On March 1st of this year (2013), a group of students at Phillips Andover Academy wrote a letter to their school newspaper commenting on the low number of female student body presidents elected since the school became coeducational in 1973.
Since then, this letter has stirred up heated debate across the well-groomed East coast campus, almost upending a student council election, and received considerable media attention, including a recent article in the New York Times. These Andover students have joined a raging controversy that has overtaken the nation surrounding feminism and its place in the modern world –a world where women seem to have succeeded in securing legal equality, but where the disparity between men and women in leadership positions is undeniable.
Their letter addresses this exact issue, stating that the lack of female representation within the student governing body is indicative of deeper flaws in Andover’s underlying attitudes toward gender and challenges their claims of “progressivism” and “forward-thinking ideals.”
The students state, “Strong role models create a positive cycle through which young students, male or female, are inspired to become role models themselves. Boys have myriad opportunities to look up to the established, visible—and male—student leaders at this school. Sadly, our current female students lack these public figures.”
They go on to say that this has resulted in the real reason female students aren’t being voted into office –they aren’t running for office. Last year at Andover, only two of the fourteen candidates were female, a trend that echoes the theories of a recently released and controversial book written by the female COO of Facebook, Sheryl Sandberg.
Sandberg’s debut, Lean In, a title that also lends itself to her new nonprofit organization dedicated to educating and training women to become leaders, has amassed critique for its appraisal of women in the workplace, which, Sandberg says, “hold [themselves] back in ways both big and small, by lacking self-confidence, by not raising [their] hands, and by pulling back when [they] should be leaning in.” Sandberg is currently ranked number 10 on Forbes’ list of Most Powerful Women and is worth almost $1 billion, but her success has failed to win over many feminists to her beliefs.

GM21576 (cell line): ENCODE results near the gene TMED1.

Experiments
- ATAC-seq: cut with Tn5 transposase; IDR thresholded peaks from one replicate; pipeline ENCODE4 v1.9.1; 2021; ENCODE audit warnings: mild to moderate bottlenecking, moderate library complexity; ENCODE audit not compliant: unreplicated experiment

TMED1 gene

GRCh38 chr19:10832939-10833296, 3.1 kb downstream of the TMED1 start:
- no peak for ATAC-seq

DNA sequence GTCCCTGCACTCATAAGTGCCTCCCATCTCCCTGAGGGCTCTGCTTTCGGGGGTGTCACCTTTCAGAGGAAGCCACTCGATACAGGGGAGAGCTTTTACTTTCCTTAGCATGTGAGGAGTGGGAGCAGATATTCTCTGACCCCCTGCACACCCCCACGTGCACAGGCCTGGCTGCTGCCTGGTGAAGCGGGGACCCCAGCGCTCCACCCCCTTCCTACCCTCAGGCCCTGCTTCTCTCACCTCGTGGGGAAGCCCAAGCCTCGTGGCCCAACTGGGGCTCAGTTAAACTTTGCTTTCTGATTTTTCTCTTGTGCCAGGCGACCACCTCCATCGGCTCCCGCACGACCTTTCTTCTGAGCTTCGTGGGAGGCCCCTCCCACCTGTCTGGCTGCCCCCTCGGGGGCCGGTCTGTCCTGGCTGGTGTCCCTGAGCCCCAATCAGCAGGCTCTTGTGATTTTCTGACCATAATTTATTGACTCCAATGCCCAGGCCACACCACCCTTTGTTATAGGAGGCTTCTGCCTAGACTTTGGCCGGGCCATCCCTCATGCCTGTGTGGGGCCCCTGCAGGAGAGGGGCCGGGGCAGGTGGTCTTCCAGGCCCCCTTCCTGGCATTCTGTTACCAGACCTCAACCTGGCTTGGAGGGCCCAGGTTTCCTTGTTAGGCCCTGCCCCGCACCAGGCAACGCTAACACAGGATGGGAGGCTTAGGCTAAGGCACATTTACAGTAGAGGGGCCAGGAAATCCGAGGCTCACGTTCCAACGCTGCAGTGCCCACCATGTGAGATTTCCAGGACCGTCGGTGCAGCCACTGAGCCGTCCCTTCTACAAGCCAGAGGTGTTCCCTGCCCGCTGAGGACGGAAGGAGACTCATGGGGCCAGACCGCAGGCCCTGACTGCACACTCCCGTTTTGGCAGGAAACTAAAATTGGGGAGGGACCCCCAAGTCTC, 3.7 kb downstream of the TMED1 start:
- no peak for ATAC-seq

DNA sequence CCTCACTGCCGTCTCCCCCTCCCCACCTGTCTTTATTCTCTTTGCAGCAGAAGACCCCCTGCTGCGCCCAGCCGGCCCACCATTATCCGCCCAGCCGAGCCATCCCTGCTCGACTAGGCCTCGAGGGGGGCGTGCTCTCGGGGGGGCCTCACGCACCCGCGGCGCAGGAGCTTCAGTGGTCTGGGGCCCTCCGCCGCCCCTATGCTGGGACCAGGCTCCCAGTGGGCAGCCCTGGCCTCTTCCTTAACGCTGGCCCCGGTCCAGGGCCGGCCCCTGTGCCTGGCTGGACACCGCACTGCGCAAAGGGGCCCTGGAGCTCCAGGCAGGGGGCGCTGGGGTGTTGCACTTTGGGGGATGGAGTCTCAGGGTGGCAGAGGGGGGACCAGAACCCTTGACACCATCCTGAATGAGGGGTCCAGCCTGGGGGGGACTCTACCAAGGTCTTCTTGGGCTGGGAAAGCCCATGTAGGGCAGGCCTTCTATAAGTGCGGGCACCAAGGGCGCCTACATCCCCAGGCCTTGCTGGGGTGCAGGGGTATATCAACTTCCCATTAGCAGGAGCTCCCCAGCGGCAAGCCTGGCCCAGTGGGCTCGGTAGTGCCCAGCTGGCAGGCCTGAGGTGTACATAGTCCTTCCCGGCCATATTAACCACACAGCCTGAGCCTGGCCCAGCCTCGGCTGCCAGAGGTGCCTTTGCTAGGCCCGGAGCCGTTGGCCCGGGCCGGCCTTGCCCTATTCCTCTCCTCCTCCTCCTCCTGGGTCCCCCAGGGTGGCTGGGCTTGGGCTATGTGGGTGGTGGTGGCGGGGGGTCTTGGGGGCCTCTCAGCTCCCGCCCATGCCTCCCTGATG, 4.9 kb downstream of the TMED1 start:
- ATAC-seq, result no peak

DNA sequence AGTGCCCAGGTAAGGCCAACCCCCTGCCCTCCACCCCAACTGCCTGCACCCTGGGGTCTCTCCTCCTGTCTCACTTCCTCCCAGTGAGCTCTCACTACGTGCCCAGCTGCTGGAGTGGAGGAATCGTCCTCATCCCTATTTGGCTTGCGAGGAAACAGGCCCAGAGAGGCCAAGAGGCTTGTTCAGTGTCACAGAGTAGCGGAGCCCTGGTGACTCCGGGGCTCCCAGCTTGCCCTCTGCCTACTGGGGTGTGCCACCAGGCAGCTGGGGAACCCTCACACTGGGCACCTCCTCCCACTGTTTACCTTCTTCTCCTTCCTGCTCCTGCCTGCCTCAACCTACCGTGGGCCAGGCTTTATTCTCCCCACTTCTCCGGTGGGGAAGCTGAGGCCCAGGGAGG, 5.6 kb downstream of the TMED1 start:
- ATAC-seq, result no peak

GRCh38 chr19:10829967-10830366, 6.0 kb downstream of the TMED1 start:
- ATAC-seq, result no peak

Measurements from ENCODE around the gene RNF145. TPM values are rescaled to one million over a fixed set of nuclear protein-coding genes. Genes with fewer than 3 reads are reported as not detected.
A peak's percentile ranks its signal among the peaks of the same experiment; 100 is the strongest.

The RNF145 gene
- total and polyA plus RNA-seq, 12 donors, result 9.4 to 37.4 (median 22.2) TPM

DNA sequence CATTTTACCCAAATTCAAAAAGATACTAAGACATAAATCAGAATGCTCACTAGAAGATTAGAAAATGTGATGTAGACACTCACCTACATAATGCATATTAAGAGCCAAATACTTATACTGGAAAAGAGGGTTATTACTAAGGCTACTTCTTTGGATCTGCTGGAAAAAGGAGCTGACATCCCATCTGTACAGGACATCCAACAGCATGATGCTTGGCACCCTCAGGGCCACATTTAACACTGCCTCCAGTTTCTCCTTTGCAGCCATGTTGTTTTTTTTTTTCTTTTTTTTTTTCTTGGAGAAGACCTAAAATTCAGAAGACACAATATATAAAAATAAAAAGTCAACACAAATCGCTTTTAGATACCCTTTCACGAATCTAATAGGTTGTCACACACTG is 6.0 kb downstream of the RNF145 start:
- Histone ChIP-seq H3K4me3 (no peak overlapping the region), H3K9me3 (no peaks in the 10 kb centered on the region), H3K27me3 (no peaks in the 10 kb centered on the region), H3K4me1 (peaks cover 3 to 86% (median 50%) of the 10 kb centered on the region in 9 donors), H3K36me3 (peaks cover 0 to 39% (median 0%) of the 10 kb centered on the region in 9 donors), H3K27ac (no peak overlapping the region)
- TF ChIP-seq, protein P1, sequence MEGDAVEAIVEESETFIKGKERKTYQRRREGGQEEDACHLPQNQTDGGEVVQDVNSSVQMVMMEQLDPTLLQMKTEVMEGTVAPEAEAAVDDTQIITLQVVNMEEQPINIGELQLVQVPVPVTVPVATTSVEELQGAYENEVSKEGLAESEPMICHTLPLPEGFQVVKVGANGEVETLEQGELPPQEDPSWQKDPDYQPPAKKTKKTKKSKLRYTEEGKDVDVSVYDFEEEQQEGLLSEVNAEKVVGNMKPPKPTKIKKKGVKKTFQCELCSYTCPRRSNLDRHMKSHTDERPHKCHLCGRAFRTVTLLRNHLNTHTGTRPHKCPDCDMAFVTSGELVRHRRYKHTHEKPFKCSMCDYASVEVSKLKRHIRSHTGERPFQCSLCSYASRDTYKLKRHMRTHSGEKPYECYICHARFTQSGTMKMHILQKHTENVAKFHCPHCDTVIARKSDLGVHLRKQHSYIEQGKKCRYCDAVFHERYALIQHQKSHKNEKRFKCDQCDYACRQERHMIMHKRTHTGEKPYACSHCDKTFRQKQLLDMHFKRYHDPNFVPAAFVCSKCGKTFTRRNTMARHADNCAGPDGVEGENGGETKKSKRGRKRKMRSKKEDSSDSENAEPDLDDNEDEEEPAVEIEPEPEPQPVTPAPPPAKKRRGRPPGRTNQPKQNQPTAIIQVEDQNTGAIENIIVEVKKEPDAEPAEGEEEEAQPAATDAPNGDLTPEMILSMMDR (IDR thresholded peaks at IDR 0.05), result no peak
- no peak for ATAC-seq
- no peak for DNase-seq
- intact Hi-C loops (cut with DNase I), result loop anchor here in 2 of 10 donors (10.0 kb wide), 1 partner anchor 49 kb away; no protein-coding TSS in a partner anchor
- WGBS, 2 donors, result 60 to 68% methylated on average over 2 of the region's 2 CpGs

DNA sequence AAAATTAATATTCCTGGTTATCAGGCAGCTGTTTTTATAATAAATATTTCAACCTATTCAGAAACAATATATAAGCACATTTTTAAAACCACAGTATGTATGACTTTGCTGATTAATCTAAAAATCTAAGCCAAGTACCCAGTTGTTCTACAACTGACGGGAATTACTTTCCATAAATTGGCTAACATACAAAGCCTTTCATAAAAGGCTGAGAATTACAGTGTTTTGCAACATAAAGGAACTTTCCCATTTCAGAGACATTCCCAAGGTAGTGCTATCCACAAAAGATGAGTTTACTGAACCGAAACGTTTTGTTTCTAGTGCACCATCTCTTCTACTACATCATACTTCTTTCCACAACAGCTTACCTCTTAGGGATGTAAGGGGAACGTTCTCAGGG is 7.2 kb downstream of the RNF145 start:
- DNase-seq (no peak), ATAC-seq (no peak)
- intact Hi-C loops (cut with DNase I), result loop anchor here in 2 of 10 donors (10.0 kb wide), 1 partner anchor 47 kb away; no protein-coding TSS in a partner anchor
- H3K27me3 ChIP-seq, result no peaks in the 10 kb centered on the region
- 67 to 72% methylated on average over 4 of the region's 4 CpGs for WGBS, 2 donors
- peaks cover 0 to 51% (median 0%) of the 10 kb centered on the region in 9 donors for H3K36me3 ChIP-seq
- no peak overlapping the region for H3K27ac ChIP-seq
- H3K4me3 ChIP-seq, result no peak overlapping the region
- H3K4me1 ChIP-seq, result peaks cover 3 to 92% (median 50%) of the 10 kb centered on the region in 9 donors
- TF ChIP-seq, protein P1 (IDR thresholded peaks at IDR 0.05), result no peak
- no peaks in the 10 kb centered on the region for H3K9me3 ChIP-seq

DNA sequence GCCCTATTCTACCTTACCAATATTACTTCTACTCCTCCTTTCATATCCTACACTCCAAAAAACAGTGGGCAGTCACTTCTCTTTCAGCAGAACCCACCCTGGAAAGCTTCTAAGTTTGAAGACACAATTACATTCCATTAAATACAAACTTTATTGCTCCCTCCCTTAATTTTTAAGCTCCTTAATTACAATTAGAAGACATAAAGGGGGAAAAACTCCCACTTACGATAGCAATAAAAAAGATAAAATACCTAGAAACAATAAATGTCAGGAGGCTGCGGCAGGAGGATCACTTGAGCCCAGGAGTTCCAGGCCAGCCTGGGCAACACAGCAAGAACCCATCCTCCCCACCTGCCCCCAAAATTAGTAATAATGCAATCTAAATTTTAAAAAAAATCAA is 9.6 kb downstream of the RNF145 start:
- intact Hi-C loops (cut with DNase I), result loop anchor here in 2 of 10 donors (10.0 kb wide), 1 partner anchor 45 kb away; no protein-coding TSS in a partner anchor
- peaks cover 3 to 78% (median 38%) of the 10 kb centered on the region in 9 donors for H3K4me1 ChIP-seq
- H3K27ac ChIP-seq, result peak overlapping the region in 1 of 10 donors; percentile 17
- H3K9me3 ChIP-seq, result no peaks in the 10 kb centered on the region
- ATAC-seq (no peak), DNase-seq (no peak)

Many women and men have been up in arms over these statements, describing them as “blaming the victims” and undermining decades of feminism by placing fault in women for the still rampant disparities. Sweeping generalizations of female passivity, they say, do not account for statistics such as the $0.77 a woman makes for every dollar a man makes (US News & World Report) or that women only make up 3% of the Forbes Fortune 500 despite the fact that more women graduate from college than men.
Others view Sandberg’s ideas as inspirational and a much needed call for women to push for success rather than let it take a backseat or give up on corporate stardom before they have even had a chance to prove themselves. Sandberg suggests that women too often hesitate out of fear of seeming overly aggressive “ice queens,” a stereotype that has dominated conversations regarding female leadership ranging from The Devil Wears Prada to Hillary Clinton.
Interviewed Andover students also spoke of another, more malignant, stereotype – that girls do not make good leaders.
“Right off the bat, it’s not a meritocracy for girls,” said one Andover senior, “they’re starting behind because we don’t associate leadership qualities with them.”
Other students theorized that girls see less success in their student council elections because they have to “act seriously to be taken seriously”, a tactic that puts them at a disadvantage in a race that is most often won by the most outgoing or entertaining candidate rather than a stern one.
Although these events may have taken place on the other side of the country, they uncover issues that are pertinent to all schools and governing bodies – including Thacher. Following the controversies of the election, Andover’s new school presidents (both male) plan to lead multiple discussions regarding gender equity next school year.
ANNIKA BHASAVANICH ’14